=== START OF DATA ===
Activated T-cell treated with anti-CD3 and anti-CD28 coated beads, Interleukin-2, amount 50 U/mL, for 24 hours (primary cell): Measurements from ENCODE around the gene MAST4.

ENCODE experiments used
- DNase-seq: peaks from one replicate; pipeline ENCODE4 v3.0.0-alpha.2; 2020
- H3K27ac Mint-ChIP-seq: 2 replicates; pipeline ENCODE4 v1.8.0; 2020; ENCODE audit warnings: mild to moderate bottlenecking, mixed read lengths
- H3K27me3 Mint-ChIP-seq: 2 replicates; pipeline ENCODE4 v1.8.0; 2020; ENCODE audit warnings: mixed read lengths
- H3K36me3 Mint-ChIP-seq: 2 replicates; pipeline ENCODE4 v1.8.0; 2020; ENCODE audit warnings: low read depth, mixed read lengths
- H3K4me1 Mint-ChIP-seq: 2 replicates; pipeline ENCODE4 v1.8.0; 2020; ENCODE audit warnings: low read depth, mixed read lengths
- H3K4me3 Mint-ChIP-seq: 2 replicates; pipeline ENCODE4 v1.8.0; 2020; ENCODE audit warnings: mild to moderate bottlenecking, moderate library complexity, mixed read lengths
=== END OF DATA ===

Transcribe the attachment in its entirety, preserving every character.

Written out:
Activated T-cell treated with anti-CD3 and anti-CD28 coated beads, Interleukin-2, amount 50 U/mL, for 24 hours (primary cell): Measurements from ENCODE around the gene MAST4.

ENCODE experiments used
- DNase-seq: peaks from one replicate; pipeline ENCODE4 v3.0.0-alpha.2; 2020
- H3K27ac Mint-ChIP-seq: 2 replicates; pipeline ENCODE4 v1.8.0; 2020; ENCODE audit warnings: mild to moderate bottlenecking, mixed read lengths
- H3K27me3 Mint-ChIP-seq: 2 replicates; pipeline ENCODE4 v1.8.0; 2020; ENCODE audit warnings: mixed read lengths
- H3K36me3 Mint-ChIP-seq: 2 replicates; pipeline ENCODE4 v1.8.0; 2020; ENCODE audit warnings: low read depth, mixed read lengths
- H3K4me1 Mint-ChIP-seq: 2 replicates; pipeline ENCODE4 v1.8.0; 2020; ENCODE audit warnings: low read depth, mixed read lengths
- H3K4me3 Mint-ChIP-seq: 2 replicates; pipeline ENCODE4 v1.8.0; 2020; ENCODE audit warnings: mild to moderate bottlenecking, moderate library complexity, mixed read lengths